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Design Of Structures In Respect To Heat Efficiency Essay, Research Paper

Design of Structures in respect to heat efficiencyOUTLINEIntroductionProblemWhat materials are better for insulation?What designs are better for insulation?PurposeBackgroundOrganizations Researching ProblemMaterialslustrousdulldarklightDesignWindowsEnclosedHypothesisMaterialsProcedureSummaryMaterials that Work Best in Heat EfficiencyDesigns that Work Best in Heat EfficiencyReferencesIntroductionHeat efficiency in any architectural design is always a topic that must be addressed. Without this key element, structures would be totally inefficient to heat, not to mention extremely expensive. In order to design a heat efficient building you must first understand where heat is lost or where cold air enters the structure in question. My research will first be to determine what materials are best for insulation and which materials are not. Second, I will try to find where heat is most likely to escape in a structure by researching efficient designs. This, in turn, will provide information to where it is necessary to add more insulation to a particular structure. BackgroundIt has been proven time and time again that solar energy plays a crucial part in the heating of any structure regardless of its design. The intensity of solar energy is almost an exact constant only varying in energy about 0.2 % every 30 years. This intensity on average is about 1.37 ( 106 ergs per second per cm2, or about 2 calories per minute per cm2. This intensity can vary of course when the solar photons interact with different conditions in the atmosphere. This energy from the sun can be converted so that it is able to heat a structure in many different ways. During my experiment though, I will only be testing the effects of a structure’s heat related to passive solar energy as illustrated in figure 1. Passive Solar energy is where the sun’s heat is able to heat a structure without the use of specialized equipment such as a photovoltaic cell or other direct solar energy device. Many organizations in such countries as Australia and England are conducting nationwide heat energy efficiency ratings that can be used as references for engineers and architects. These ratings could inform a designer as to what designs work better and which do not. The program in Australia is titled the “Nationwide House Energy Rating Scheme” (NatHERS) and became available to all designers who wished to use it early in 1995. A parallel program to the NatHERS is New Zealand’s “Window Energy Rating Scheme” (WERS) which allows homeowners to make better decisions about the selection and design of window systems from an energy perspective. The WERS rating system will not be available however until late 1996. Great Britain and many other nations have just recently begun conducting their own Energy Efficiency Rating systems that will not become available to the pubic until the early 21st century. So far though each of the research organizations has been making their own discoveries that have already begun to effect architectural designs of structures. Often a structure’s ability to collect heat is directly associated with the materials it was built with. Depending on the material itself, it can either hinder or help the structure’s ability to collect heat. A lustrous material such as a mirror for example, would reflect light but retain the heated photons. This effect would heat the structure extremely well because of the lustrous surface’s ability to attract light towards it and collecting its heat. A dull material like natural wood, has proven not to attract much light nor to collect a substantial amount of heat. Plain wood would not be a wise decision to use if the material used in the structure was going to be how the structure was heated. Most often structures are built with internal systems that produce heat. The color of the material used to build a structure is also a key element. For the most part the darker the color the more heat it attracts and the more heat it can store. A structure that is entirely black in color will be far more easy to heat than one of any other color. Exactly opposite to dark colors are light colors that do not attract much heat at all and are not efficient at storing heat. The best combination is most often a dark, lustrous material if heat is the desired effect. A completely wrong choice would be materials that are dull and light in color unless cooling was the purpose. The design of a structure can contain an infinite number of different elements each either helping to make the structure efficient or hindering its ability. In my experimentation I am only going to focus on two design elements. These two elements pertain to if the structure has windows or if it is enclosed. The false-color image in figure 2 shows heat eminating from a house in the form of infrared radiation. The black regions radiate away the least amount of heat, while the white regions, which coincide with the house’s windows, radiate away the most heat (NASA,1991). Because of the fact that solar energy can not be collected in any structure during the night, all of my experimentation will be conducted around noon in order to create a constant. Figure 2 shows heat escaping mainly through the windows but does not show that during the day windows are the most significant passive heat intakes for a structure. Windows are however, a disadvantage if the structure is being placed in a highly shaded area such as a forest. In this case heat would have to be contracted in some other way. A greenhouse is probably one of the best examples of passive heating. Without the aid of any other device, greenhouses are able to maintain a high temperature. As stated above, windows are also responsible for most heat loss in a directly heated home. In fact windows account for 41% of heat loss in a typical US home. Double-pane windows are one way to decrease heat loss from a structure but do not solve the problem entirely. If the structure is to be built in an area were lack of sunlight is not a problem then a structure with many windows should not be a problem for heat loss. An enclosed structure with no windows in theory should cut down on at least 41% of heat loss. This would also cut down on a large amount of heat gained during the day by passive energy through windows. That would then cause heating efficiency to decrease. Even though the efficiency would decrease it would probably still be less than 41% making it the better choice. Many designers do not choose to do this however because of the lack of view not having any windows would cause. Also windows serve as decoration in many designs. Research has shown that the best compromise is to have double-pane windows evenly placed throughout the structure in order to prevent one particular area from becoming too cold or too hot. Insulation in the walls, roof and floor is also a compromise. Too little insulation allows an excessive amount of heat escape from a structure while too much insulation allows almost no heat to enter. Most structures are directly heated from the inside allowing more insulation to be applicable.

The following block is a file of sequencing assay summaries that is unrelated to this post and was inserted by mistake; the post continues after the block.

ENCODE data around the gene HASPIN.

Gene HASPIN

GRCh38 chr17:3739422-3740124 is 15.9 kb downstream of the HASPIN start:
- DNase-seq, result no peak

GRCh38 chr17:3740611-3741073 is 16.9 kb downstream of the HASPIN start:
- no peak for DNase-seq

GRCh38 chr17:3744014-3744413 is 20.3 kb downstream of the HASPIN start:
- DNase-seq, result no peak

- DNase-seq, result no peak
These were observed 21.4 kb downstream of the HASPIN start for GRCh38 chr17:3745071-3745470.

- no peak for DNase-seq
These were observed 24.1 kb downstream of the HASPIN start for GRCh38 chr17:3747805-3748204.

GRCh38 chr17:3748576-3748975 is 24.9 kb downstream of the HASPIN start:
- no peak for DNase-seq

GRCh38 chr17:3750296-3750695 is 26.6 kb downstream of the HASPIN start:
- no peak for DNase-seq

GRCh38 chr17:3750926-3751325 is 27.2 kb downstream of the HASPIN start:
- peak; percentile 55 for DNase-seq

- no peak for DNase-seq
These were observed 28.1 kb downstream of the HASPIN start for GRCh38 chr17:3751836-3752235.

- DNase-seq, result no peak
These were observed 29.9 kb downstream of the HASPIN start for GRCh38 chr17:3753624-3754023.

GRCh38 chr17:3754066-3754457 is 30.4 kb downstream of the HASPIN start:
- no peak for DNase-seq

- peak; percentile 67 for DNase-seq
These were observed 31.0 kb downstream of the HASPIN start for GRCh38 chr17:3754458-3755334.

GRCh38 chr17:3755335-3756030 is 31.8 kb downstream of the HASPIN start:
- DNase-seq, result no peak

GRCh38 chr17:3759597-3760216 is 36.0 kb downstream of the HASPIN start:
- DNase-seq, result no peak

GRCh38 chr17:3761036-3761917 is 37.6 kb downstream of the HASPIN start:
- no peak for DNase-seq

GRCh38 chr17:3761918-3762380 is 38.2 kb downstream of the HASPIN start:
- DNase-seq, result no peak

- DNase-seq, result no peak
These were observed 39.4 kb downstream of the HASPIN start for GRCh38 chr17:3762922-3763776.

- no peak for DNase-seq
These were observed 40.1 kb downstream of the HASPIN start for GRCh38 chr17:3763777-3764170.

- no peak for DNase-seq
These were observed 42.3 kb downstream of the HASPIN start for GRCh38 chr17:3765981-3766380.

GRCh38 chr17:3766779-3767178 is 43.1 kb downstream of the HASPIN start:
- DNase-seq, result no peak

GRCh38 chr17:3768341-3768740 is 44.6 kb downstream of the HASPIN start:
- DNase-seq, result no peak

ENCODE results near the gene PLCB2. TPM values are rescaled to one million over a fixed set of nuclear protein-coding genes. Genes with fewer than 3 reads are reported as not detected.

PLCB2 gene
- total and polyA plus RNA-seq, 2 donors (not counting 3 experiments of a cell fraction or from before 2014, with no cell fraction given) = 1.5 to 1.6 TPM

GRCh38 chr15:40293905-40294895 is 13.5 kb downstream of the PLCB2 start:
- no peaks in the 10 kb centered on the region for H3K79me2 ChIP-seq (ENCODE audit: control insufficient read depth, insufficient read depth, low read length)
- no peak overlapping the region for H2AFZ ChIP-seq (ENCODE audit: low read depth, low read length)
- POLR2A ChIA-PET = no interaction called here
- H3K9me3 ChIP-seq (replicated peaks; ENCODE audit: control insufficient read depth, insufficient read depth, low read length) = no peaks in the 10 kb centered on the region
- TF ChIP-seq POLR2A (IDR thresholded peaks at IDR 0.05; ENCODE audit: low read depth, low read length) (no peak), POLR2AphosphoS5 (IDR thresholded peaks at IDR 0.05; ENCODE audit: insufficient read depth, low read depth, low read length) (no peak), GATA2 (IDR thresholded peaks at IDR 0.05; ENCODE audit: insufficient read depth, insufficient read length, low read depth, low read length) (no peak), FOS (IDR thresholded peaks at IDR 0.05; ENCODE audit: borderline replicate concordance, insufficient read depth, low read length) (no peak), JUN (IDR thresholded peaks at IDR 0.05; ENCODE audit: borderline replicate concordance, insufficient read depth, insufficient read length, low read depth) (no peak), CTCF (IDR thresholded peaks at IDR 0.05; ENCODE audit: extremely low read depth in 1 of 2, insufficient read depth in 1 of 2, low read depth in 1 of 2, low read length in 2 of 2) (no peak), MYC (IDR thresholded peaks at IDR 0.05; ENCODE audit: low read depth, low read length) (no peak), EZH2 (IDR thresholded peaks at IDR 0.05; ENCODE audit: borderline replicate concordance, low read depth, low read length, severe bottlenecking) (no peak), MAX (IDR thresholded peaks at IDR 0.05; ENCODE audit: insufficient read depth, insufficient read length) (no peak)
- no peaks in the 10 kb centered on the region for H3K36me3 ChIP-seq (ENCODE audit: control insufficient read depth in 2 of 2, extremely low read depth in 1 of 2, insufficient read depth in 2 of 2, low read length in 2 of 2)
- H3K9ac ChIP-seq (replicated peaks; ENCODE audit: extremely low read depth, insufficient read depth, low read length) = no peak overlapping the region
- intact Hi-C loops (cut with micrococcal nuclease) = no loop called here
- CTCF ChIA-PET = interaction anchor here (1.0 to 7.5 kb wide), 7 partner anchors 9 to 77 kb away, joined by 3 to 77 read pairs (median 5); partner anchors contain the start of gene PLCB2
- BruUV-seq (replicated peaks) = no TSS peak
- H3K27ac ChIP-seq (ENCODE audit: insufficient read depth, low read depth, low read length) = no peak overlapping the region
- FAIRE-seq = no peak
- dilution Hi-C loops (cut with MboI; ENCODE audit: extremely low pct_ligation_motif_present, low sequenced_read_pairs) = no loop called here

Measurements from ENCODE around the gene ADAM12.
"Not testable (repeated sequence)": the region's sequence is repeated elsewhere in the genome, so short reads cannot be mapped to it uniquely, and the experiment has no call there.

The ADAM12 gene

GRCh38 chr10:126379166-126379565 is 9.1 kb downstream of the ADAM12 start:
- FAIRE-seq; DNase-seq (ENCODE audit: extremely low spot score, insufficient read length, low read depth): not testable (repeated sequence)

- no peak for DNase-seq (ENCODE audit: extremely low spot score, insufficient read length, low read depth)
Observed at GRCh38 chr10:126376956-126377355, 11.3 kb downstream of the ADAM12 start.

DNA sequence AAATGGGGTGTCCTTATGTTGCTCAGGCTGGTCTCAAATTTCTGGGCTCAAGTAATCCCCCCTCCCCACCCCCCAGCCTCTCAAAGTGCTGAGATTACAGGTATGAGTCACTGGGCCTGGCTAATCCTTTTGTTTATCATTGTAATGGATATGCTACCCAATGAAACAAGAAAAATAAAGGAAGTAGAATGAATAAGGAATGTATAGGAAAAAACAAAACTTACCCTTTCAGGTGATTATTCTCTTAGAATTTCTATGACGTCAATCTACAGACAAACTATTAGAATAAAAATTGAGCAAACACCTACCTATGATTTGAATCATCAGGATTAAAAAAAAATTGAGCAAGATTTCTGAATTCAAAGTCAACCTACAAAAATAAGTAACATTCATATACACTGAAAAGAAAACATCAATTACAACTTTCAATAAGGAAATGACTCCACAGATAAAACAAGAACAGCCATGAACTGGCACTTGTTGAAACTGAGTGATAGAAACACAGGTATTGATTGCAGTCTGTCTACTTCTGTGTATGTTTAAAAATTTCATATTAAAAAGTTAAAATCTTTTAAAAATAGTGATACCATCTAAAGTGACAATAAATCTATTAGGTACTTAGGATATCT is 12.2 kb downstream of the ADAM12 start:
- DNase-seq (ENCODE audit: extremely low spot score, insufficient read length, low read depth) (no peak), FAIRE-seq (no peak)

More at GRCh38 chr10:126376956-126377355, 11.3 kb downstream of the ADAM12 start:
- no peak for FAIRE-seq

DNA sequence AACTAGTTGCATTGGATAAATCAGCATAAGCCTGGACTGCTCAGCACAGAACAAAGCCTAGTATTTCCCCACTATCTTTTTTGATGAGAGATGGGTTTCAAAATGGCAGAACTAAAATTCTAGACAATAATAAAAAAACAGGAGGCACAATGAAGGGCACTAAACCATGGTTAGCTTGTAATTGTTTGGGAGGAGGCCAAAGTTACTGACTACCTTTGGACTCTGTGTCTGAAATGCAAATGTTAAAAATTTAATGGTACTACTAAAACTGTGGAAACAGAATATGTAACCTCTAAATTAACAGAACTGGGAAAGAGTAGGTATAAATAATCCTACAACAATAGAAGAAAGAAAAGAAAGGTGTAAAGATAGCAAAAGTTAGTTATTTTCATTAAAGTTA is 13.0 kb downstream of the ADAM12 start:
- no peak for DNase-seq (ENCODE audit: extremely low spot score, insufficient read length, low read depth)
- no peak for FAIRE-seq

A combination of the right materials and correct design according to where the structure is to be placed is crucial. If a structure built in a cold, cloudy, climate was to be made purely of windows and white wood, the temperature inside the structure would be close to the temperature outside. Structural design must include many various factors. Only the three factors of luster, color and windows will be used in my experiment. Hypothesis & ExperimentIf different materials are used to build a scaled structure, then the structure with high luster will have a higher temperature than the structure with low luster. If different materials are used to build a scaled structure, then the structure with a darker color will have a higher temperature then the structure with a light color. If different materials are used to build a scaled structure, then the structure with an enclosed design (no transparent areas) will have a higher temperature than the structure with a transparent design. MATERIALS:1 sheet of standard sheet metal1 sheet of brown box cardboard2 sheets of black plexi-glass1 sheet of white plexi-glass1 sheet of clear plexi-glass2 thermometers1 stopwatch or alarm clock1 jigsaw1 roll of duct tapePROCEDURE:Using the jigsaw, cut the sheet metal into 5 5″(5″ squares. Then do the same with the cardboard. Using the duct tape, secure the 5 squares or sheet metal together forming a cube with 1 side missing. Then do the same for the cardboard. Place the 2 semi-cubes out side at about 11:00 a.m. with the missing side facing down. Place the thermometers inside the semi-cubes and use the stopwatch or alarm clock to time 2 hours. At about 1:00 p.m. check the thermometers and record the two temperatures in a data table. Using the 1st black sheet and the white sheet of plexi-glass, follow steps 1-4 the next day. Using the 2nd black sheet and the clear sheet of plexi-glass, follow steps 1-4 the 3rd day. SUMMARYThe experiment in this paper will probably support my hypothesis based on the research collected. The NatHERS rating organization expressed that lustrous materials are much more likely to collect and store heat better than dull materials. They also express that darker colored materials will more often than not collect heat at a higher rate that that of a color such as white. In addition to these theories SOLARCH (National Solar Architecture Research Unit) has studied window advantages alongside WERS to support my own theory that enclosed structures store more heat than transparent structures. Further studies on my part could branch into the other areas of structural design and placement providing a more in detailed plan for experimentation. REFERENCES”The Integration of Window Labeling in the Nationwide House Energy Rating Scheme (NatHERS) for Australia”. John Ballinger, Deborah Cassell, Deo Prasad, Peter Lyons,. SOLARCH- National Solar Architecture Research UnitThe University of South WalesSydney 2052 AustraliaInternetBehrman, Daniel. “Solar Energy: the awaking science”,Little, 1980Butti, Ken and Perlin, John. A Golden ThreadVan Nostrard, 1980. “2500 Years of Solar Architecture and Technology”Titlepage